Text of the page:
All of us will have been let down by a company at some point. Maybe we’ve been left stranded at an airport as a flight is cancelled because of snow, maybe someones birthday present we ordered online arrived too late, or maybe what we’ve bought is just poor quality.
In these cases what is the least we’d expect? Most likely it will be to have either the company put things right or for the money we paid to be refunded in full, but should we expect more than this?
It seems that a growing number of people are demanding more. I’ve had two customers this week for whom a full refund and apology is just not enough. The word they both used was “compensation”
Customer A had ordered an item which had arrived late and when it did arrive the parcel had been squished beyond recognition. I apologised and offered to either replace the item or give a full refund. Customer A responded that she was “disgusted” by her experience with the company and indicated that she was just not happy with this settlement. She had wanted a replacement and a full refund as “compensation”. She said she would also have to tell people how poor our company is. I pointed out that in fairness it seemed to me that the parcel had probably been damaged in transit which seems to be corroborated by its late arrival (most likely it had spent 2 days under a mountain of other parcels). I said that I imagined it left the warehouse in good condition. The response was that the company should make sure that the packaging was better, that parcels were tracked etc.. I declined to comment further deciding that this was a lost cause and offered her the refund or replacement with the option of speaking to a manager if she wanted to discuss the compensation issue further. She took the refund.
Customer B had also experienced a delay receiving his order. This time it was because he failed to supply a certain bit of information which was required. As per usual procedure he was sent a letter asking him to get in contact with us, which he did, but was unhappy as he felt we should have telephoned as we had his number and in any case it should all have been done much sooner. He did have part of a point here, but in mitigation his order had come in in the busiest part of the year by a long way. Customer B had previously discussed compensation and had, I told him now been refunded the postage costs for the order which had recently also been dispatched. He asked how much this was and upon hearing it would be around the £2 mark he expressed his displeasure “you’re having a laugh” he told me. Customer B also expressed his displeasure that no one had told him about this before, he’d been expecting a call. Again he had a point here someone should have called.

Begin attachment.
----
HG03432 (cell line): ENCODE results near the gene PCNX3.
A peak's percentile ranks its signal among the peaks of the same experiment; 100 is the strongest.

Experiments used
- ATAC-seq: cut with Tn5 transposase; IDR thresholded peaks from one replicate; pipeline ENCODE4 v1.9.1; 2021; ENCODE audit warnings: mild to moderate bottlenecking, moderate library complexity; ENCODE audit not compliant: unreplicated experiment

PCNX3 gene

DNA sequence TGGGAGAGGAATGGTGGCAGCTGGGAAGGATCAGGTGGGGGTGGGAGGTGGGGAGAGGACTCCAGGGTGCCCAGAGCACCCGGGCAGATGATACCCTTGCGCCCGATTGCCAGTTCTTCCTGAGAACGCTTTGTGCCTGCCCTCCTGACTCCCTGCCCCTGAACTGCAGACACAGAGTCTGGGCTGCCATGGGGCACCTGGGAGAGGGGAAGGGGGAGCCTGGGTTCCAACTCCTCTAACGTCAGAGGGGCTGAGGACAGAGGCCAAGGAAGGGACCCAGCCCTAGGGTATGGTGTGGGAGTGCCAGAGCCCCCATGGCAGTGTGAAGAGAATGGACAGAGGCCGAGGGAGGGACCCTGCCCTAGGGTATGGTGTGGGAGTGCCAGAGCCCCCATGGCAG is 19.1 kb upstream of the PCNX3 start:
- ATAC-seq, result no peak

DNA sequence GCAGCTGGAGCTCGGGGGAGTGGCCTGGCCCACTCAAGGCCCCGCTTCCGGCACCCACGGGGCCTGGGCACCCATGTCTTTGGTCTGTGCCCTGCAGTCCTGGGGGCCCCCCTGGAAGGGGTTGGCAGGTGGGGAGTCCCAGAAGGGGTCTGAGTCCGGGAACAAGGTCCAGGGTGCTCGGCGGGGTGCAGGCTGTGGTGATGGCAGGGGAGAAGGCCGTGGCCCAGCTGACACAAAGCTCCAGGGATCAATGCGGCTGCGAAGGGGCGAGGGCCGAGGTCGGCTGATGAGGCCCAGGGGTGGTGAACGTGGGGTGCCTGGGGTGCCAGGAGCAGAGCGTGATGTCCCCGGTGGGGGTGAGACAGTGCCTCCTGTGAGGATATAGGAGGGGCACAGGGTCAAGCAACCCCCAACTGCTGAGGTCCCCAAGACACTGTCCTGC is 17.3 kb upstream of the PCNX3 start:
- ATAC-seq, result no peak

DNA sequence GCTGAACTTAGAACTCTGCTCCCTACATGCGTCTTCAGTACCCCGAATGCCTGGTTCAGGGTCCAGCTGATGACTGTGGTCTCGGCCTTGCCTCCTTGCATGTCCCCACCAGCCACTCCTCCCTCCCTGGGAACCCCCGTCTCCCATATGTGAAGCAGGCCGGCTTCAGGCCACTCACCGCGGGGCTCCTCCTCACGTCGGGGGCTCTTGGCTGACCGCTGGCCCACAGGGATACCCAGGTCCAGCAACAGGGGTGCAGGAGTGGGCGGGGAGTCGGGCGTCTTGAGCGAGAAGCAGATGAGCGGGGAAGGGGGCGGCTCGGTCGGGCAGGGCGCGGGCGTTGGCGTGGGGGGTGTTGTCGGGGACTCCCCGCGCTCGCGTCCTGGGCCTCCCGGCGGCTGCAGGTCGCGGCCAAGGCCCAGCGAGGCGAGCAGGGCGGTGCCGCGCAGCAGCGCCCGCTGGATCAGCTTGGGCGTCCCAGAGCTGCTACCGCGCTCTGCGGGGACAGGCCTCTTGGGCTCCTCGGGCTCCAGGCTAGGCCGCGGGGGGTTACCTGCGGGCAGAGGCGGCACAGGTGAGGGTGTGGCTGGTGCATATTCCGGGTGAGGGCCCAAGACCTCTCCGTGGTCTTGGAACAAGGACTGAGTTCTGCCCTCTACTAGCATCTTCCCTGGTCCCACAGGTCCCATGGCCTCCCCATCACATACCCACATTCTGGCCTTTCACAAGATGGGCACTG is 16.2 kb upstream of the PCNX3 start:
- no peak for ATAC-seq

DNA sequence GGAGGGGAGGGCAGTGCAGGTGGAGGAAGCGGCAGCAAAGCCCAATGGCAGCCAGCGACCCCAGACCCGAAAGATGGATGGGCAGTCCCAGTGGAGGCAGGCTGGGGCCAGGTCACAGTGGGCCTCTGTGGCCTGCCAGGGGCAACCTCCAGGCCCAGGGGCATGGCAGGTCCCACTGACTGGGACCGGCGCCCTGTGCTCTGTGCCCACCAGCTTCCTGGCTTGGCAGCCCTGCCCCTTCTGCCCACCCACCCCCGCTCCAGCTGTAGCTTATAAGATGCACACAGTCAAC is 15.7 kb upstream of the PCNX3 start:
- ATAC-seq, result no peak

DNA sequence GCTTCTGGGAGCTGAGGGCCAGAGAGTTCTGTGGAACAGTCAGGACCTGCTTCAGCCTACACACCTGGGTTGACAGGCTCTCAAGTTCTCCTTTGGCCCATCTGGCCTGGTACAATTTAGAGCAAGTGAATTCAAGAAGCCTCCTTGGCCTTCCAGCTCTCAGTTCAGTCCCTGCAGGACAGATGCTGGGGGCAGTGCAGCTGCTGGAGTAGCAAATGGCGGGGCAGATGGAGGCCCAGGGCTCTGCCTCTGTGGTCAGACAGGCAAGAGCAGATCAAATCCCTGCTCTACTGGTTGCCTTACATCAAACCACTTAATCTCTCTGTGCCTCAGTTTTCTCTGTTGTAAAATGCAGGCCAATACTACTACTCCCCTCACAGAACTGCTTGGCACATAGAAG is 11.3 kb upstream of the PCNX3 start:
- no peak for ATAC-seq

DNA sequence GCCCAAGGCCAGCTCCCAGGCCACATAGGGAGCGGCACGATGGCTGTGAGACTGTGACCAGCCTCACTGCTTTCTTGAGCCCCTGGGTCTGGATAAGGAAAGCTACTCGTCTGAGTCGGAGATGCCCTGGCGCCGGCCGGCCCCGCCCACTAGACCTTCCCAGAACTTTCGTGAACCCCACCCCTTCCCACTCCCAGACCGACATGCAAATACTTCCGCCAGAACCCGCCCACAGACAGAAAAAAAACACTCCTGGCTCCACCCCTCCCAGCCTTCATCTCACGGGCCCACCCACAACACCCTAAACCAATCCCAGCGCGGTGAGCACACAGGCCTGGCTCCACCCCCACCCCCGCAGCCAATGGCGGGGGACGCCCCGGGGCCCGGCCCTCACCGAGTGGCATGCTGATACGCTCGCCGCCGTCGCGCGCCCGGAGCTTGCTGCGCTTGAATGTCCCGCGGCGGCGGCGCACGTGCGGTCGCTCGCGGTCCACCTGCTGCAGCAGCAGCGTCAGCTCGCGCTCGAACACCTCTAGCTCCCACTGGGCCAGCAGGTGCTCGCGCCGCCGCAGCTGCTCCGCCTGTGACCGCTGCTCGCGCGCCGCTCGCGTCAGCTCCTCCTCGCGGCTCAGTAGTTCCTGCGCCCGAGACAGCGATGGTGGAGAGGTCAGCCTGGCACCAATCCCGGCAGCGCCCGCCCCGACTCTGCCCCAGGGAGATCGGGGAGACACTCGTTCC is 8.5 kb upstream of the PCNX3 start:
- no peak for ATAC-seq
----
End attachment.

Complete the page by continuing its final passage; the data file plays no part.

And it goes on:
Customer B asked me if I felt he had received good customer service and if I felt the amount offered was sufficient enough to mitigate this. For a second I thought of getting into a deep philosophical discussion about whether our expectations about what we are offered if things go wrong have increased and whether we now expect too much, but I sensed this wasn’t the guy to have that with I’d just have to save it for the blog. This situation was as I saw it a 50/50. If it had been a minor shunt between two cars in a car park, both parties would have just walked away with a slight feeling of shame. Unfortunately Customer B was not of this ilk. He worked in “the media” he somewhat threateningly said. He had a book full of contacts and would publicise this poor service. I decided now was probably the time to hand him over to a manager.
Both sets of exchanges seem to be getting more common. Once an unhappy customer would simply cry out “I want my money back”, but now customers want to enter into complex negotiations for a ‘compensation’ package. Whats more they seek to enhance their negotiating position with the threat of resorting to the internet to damage a companies reputation (just look at the trip advisor debate to see how emotive the issue of customer reviews on the net can be).
I wonder what the cause of this is. Is it a case of “compensation culture” spilling over, a case of the bar being set higher by some companies, or an effect of the rhetoric and vocabulary of the slick machine that is the customer service industry. It could be all of these, but one thing for sure is it isn’t down to a change in the law. The law is clear on these issues, a full refund is the maximum a company must legally offer.
Should they do more?